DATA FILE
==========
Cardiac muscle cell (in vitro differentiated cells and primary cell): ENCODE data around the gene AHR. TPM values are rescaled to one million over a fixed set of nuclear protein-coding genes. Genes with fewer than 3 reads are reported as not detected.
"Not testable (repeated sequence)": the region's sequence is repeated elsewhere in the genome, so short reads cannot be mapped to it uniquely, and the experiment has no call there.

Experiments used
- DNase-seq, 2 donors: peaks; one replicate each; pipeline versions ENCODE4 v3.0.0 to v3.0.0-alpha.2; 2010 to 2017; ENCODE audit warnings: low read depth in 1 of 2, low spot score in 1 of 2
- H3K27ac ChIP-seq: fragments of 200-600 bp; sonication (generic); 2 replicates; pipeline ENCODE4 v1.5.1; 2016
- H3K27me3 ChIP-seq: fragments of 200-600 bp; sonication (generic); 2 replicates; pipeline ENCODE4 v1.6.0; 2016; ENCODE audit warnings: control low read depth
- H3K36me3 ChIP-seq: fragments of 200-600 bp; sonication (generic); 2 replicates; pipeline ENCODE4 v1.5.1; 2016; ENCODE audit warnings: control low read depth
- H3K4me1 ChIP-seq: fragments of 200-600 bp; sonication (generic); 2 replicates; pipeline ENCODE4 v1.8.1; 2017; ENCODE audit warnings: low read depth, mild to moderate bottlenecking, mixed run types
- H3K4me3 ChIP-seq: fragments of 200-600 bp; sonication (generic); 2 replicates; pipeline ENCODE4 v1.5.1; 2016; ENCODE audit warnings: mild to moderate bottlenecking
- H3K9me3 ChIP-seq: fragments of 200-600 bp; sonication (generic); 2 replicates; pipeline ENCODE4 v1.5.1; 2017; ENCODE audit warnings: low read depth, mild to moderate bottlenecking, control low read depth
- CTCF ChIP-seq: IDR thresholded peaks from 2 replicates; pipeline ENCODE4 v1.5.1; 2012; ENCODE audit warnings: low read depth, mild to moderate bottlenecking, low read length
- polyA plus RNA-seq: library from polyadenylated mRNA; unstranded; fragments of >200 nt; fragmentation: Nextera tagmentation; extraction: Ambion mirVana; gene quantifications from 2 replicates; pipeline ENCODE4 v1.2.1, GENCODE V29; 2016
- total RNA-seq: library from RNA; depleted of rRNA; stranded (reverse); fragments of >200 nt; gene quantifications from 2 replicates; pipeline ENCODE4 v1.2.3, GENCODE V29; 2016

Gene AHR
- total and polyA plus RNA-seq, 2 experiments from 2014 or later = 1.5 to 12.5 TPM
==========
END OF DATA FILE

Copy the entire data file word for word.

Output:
Cardiac muscle cell (in vitro differentiated cells and primary cell): ENCODE data around the gene AHR. TPM values are rescaled to one million over a fixed set of nuclear protein-coding genes. Genes with fewer than 3 reads are reported as not detected.
"Not testable (repeated sequence)": the region's sequence is repeated elsewhere in the genome, so short reads cannot be mapped to it uniquely, and the experiment has no call there.

Experiments used
- DNase-seq, 2 donors: peaks; one replicate each; pipeline versions ENCODE4 v3.0.0 to v3.0.0-alpha.2; 2010 to 2017; ENCODE audit warnings: low read depth in 1 of 2, low spot score in 1 of 2
- H3K27ac ChIP-seq: fragments of 200-600 bp; sonication (generic); 2 replicates; pipeline ENCODE4 v1.5.1; 2016
- H3K27me3 ChIP-seq: fragments of 200-600 bp; sonication (generic); 2 replicates; pipeline ENCODE4 v1.6.0; 2016; ENCODE audit warnings: control low read depth
- H3K36me3 ChIP-seq: fragments of 200-600 bp; sonication (generic); 2 replicates; pipeline ENCODE4 v1.5.1; 2016; ENCODE audit warnings: control low read depth
- H3K4me1 ChIP-seq: fragments of 200-600 bp; sonication (generic); 2 replicates; pipeline ENCODE4 v1.8.1; 2017; ENCODE audit warnings: low read depth, mild to moderate bottlenecking, mixed run types
- H3K4me3 ChIP-seq: fragments of 200-600 bp; sonication (generic); 2 replicates; pipeline ENCODE4 v1.5.1; 2016; ENCODE audit warnings: mild to moderate bottlenecking
- H3K9me3 ChIP-seq: fragments of 200-600 bp; sonication (generic); 2 replicates; pipeline ENCODE4 v1.5.1; 2017; ENCODE audit warnings: low read depth, mild to moderate bottlenecking, control low read depth
- CTCF ChIP-seq: IDR thresholded peaks from 2 replicates; pipeline ENCODE4 v1.5.1; 2012; ENCODE audit warnings: low read depth, mild to moderate bottlenecking, low read length
- polyA plus RNA-seq: library from polyadenylated mRNA; unstranded; fragments of >200 nt; fragmentation: Nextera tagmentation; extraction: Ambion mirVana; gene quantifications from 2 replicates; pipeline ENCODE4 v1.2.1, GENCODE V29; 2016
- total RNA-seq: library from RNA; depleted of rRNA; stranded (reverse); fragments of >200 nt; gene quantifications from 2 replicates; pipeline ENCODE4 v1.2.3, GENCODE V29; 2016

Gene AHR
- total and polyA plus RNA-seq, 2 experiments from 2014 or later = 1.5 to 12.5 TPM